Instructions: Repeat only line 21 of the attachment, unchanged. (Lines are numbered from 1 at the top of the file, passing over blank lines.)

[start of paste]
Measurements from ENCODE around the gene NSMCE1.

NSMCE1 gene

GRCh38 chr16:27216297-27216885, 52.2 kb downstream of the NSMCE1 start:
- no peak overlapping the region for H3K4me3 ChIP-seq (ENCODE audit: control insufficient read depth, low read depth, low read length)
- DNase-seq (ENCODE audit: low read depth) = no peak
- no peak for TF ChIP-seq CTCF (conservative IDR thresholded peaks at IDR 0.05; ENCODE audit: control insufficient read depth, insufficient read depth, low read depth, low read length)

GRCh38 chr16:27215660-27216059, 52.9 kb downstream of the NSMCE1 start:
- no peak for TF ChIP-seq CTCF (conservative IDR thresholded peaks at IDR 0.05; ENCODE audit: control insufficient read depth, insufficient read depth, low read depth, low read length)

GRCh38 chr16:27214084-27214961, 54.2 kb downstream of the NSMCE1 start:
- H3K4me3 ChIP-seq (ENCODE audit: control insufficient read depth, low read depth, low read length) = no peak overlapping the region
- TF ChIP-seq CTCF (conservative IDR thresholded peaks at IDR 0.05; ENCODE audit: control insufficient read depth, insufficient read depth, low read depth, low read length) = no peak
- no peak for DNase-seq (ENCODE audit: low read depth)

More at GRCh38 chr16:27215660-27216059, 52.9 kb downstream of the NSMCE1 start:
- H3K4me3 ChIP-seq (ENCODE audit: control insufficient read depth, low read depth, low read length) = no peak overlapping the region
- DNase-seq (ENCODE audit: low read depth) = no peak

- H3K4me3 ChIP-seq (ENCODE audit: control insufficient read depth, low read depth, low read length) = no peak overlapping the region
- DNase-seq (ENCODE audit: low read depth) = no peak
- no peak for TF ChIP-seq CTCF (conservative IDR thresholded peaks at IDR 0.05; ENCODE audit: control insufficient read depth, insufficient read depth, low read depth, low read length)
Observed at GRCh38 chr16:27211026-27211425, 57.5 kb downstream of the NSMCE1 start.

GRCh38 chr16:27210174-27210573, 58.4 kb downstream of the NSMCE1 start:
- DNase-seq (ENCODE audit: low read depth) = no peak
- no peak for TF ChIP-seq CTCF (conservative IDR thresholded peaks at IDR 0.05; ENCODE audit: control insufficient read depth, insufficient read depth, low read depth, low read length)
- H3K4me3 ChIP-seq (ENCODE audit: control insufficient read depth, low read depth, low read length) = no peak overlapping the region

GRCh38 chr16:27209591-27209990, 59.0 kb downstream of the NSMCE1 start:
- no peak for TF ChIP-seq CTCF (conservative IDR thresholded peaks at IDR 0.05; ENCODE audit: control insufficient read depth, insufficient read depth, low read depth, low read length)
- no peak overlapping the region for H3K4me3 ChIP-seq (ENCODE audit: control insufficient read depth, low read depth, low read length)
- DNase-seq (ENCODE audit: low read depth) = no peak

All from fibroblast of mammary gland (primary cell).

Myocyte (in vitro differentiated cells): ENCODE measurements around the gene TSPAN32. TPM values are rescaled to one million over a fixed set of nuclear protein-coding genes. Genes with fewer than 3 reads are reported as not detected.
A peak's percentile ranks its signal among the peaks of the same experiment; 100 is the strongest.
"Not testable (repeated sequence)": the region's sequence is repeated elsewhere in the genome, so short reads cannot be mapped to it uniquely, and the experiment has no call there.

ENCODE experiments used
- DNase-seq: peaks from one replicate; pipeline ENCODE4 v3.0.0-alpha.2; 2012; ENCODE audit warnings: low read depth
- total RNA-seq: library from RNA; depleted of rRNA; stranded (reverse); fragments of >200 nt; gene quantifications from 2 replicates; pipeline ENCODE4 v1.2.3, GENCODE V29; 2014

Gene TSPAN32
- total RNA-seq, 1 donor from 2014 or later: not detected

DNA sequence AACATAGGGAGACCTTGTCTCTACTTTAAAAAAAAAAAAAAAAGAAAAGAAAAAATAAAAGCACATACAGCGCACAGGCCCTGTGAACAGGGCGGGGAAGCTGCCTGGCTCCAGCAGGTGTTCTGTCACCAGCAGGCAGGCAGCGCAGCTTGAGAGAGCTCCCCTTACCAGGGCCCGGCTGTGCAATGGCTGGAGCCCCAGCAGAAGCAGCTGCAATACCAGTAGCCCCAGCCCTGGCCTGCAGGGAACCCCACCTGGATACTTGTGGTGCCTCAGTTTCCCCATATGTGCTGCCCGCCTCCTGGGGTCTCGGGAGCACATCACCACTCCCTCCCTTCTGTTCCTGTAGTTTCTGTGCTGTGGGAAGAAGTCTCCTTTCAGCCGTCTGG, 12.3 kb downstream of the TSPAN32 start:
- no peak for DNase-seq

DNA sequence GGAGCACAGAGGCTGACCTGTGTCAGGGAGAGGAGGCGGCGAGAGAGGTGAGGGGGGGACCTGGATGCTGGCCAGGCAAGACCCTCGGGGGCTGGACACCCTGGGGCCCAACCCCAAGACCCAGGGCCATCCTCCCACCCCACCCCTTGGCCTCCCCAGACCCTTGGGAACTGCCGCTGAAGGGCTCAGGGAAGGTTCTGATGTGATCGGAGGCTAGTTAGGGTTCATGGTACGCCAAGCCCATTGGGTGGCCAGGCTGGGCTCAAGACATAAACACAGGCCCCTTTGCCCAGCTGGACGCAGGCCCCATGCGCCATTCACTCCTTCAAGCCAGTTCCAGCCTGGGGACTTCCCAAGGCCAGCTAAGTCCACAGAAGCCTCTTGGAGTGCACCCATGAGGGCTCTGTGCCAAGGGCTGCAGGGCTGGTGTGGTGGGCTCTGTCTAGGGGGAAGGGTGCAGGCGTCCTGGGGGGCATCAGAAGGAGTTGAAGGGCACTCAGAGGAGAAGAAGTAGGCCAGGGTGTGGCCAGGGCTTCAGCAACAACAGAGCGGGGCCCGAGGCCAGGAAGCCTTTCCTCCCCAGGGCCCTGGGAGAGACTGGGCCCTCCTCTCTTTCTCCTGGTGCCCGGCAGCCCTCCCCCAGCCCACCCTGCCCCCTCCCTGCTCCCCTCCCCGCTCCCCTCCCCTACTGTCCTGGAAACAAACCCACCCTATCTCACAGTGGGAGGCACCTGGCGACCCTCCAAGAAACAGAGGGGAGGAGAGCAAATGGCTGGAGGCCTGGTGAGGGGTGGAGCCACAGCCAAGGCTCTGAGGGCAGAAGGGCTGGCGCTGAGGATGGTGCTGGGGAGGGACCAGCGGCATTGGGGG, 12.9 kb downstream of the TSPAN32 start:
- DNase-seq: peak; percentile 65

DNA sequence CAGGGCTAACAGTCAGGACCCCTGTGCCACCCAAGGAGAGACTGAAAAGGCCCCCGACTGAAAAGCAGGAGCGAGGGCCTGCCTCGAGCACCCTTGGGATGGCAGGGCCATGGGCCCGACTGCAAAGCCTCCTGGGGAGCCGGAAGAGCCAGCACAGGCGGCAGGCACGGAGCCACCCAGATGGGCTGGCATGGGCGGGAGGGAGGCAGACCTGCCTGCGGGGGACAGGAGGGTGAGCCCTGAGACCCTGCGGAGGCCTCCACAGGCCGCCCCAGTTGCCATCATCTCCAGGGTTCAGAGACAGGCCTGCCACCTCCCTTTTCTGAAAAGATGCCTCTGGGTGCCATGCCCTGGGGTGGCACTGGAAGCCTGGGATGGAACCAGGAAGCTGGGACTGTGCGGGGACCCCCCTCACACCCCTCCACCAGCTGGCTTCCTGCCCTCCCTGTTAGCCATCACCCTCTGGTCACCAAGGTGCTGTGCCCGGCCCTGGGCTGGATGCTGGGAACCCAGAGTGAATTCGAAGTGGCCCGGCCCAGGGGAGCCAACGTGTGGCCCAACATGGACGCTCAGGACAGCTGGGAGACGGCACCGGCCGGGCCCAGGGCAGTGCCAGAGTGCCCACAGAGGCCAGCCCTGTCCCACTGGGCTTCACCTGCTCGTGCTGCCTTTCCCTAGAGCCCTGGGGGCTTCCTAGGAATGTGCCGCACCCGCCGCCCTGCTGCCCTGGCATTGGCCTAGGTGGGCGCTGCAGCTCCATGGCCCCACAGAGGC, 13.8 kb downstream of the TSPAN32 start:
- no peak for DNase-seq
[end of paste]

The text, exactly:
- DNase-seq (ENCODE audit: low read depth) = no peak